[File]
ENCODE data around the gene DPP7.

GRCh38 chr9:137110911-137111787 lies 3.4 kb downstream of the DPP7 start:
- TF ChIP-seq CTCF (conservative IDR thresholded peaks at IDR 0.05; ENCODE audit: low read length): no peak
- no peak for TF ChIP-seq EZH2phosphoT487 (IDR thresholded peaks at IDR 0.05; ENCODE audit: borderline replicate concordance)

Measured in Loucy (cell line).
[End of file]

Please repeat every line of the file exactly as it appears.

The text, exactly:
ENCODE data around the gene DPP7.

GRCh38 chr9:137110911-137111787 lies 3.4 kb downstream of the DPP7 start:
- TF ChIP-seq CTCF (conservative IDR thresholded peaks at IDR 0.05; ENCODE audit: low read length): no peak
- no peak for TF ChIP-seq EZH2phosphoT487 (IDR thresholded peaks at IDR 0.05; ENCODE audit: borderline replicate concordance)

Measured in Loucy (cell line).